DIRECTOR: MARIELLE HELLER | SCREENPLAY: MICAH FITZERMAN-BLUE, NOAH HARPSTER | STARRING: TOM HANKS, MATTHEW RHYS, CHRIS COOPER | RELEASE DATE: JANUARY 31ST
It’s more than likely that most non-Americans won’t know who Fred Rogers was, and that’s okay! Lacking any knowledge of the children’s television show host will do nothing (or at least very little) to dampen the joy and warmth which exude from Marielle Heller’s A Beautiful Day in the Neighbourhood.
The story is loosely based on the friendship between Rogers and the journalist Tom Junod, who in 1998 profiled the former for Esquire magazine. Here, the film’s protagonist is named Lloyd Vogel (Rhys), a cynical, embittered journalist and father-to-be who views his latest assignment – “a puff piece” – as a demotion and waste of his talents.
Huffing and puffing, Vogel arrives at Mister Rogers’ Neighbourhood studio to interview Rogers (Hanks) and is caught off guard by the presenter’s quiet empathy and unusual kindness. Though Vogel starts off looking for the darker side of his subject’s character, he gradually realises that Mister Rogers on screen is the same person as Fred Rogers off-screen. This meeting also comes at an opportune time for Vogel, whose estranged father (Cooper) has recently come back into his son’s life wanting to make amends.
Before you turn away from Beautiful Day, sick as you might be of the awards-season biopic onslaught or of sickly-sweet feel-good films, let’s get this clear: Heller’s third feature is neither of those things. If anything, it’s more of a father-son story in which Rogers plays a key role, teaching the protagonist that love and forgiveness are acts of strength, not weakness. Beautiful Day has been touted as ‘the film we need right now’, and it’s tough not to agree.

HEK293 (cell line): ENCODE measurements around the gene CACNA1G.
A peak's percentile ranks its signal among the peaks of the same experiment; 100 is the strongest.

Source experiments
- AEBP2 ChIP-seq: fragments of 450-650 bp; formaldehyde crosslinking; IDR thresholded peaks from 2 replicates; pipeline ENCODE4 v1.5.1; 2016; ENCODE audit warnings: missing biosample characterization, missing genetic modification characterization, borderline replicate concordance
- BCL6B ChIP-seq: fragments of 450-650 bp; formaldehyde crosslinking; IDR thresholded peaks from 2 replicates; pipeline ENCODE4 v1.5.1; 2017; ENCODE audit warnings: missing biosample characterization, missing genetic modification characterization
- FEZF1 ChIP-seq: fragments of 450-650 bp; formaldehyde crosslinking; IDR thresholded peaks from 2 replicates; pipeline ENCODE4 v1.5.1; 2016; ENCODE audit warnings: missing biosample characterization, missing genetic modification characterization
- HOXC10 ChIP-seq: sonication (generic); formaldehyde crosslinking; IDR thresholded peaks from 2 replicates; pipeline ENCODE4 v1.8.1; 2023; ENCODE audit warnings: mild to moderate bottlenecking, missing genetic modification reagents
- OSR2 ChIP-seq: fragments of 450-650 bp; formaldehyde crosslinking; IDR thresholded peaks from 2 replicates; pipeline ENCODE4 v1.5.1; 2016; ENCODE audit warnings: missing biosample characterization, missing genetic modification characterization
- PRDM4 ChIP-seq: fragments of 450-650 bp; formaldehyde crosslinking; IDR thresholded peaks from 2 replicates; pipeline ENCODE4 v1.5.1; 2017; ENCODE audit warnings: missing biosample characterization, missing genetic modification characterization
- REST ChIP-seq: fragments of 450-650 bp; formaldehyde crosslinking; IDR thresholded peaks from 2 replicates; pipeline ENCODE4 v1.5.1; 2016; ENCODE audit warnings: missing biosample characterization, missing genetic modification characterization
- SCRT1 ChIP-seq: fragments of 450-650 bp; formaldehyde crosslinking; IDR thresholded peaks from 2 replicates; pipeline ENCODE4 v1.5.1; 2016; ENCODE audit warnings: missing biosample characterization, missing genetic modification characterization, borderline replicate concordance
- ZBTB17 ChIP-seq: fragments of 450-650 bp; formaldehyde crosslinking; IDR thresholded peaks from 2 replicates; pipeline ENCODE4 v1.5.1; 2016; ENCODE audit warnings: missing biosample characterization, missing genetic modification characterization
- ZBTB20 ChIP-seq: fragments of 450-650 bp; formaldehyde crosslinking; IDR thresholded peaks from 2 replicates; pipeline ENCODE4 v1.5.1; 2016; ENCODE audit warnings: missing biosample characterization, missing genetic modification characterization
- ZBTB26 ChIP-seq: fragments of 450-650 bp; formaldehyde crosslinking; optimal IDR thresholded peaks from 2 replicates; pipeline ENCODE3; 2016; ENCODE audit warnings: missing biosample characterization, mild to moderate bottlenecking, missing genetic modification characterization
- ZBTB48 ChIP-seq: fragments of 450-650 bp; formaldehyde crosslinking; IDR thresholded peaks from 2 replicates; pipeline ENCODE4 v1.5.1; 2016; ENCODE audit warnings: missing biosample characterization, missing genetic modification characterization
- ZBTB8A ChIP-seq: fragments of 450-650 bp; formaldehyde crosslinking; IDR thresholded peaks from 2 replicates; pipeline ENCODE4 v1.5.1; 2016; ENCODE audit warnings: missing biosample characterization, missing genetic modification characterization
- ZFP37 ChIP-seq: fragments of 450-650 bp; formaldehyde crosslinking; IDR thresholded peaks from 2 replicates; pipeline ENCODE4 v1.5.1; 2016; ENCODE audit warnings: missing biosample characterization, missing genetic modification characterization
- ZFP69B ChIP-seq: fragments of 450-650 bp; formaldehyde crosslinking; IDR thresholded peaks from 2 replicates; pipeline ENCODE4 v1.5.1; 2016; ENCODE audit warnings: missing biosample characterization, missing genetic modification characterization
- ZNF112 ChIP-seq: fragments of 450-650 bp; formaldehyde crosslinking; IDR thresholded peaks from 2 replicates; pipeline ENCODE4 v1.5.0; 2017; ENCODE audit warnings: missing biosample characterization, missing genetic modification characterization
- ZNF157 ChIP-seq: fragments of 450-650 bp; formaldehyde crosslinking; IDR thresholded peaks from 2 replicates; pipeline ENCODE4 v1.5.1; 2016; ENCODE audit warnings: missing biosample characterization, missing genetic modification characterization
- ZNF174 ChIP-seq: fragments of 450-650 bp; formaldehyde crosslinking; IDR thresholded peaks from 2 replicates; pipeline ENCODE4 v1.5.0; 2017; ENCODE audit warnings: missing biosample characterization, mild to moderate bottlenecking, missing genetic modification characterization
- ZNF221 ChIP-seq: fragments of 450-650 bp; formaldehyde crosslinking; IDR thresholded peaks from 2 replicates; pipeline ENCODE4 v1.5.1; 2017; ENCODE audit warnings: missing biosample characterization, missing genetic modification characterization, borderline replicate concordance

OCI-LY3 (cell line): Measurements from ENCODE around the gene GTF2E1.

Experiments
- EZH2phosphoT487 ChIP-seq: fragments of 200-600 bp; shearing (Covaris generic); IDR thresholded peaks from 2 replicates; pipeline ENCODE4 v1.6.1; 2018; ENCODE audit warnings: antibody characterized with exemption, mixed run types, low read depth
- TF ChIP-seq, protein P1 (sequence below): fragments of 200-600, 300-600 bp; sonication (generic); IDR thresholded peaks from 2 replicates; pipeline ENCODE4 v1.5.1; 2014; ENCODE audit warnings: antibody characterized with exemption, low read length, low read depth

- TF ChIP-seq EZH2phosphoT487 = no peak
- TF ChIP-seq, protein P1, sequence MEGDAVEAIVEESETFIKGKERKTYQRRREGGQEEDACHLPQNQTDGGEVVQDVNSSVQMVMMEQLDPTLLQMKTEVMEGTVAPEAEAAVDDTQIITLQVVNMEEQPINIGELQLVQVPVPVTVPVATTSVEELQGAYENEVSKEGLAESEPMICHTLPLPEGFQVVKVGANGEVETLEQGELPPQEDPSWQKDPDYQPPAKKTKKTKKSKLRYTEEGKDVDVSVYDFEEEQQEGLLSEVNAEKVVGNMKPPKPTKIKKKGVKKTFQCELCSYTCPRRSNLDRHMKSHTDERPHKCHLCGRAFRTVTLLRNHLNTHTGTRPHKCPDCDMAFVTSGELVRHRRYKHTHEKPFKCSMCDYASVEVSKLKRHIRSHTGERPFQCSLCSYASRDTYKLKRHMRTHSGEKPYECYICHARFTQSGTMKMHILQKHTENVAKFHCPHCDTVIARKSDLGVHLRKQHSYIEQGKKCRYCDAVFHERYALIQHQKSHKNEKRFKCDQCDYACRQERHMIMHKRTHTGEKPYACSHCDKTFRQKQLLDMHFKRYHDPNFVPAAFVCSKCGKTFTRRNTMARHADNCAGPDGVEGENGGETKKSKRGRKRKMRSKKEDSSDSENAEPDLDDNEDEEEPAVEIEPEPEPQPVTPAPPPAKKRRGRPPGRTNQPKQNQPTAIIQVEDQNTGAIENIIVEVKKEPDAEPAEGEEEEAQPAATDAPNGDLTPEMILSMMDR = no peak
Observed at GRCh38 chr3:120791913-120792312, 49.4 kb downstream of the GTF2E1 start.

Heller adeptly avoids turning this into a sickly-sweet, sentimental or even preachy story; much like the film’s subject, she refuses to infantilise her audience. Instead, she cleverly utilises Vogel as a conduit for the audience’s own cynicism and instinctive resistance to love: as the character’s defences are gradually lowered, so are the viewer’s. Beautiful Day is about how Mister Rogers’ lessons and worldview can be applied to how we interact with the world around us.
The film makes a point of demonstrating that kindness is hard, even for those who give it readily. Fred Rogers is not a saint, he is someone who constantly struggles to choose empathy over anger, something which Hanks’ subtle yet communicative performance makes clear. It is his ability to make that choice again and again that makes him a ‘hero’, as per the Esquire article’s headline. Likewise, the audience relates to Vogel’s resentment towards his father, and understand the difficulty in forgiveness.
As warm and feel-good as Beautiful Day might be, it is also very open about the fact that not only is empathy necessary, it’s also something that’s difficult and must actively be worked at – even for someone as good as Fred Rogers. That’s the kind of story worth seeing.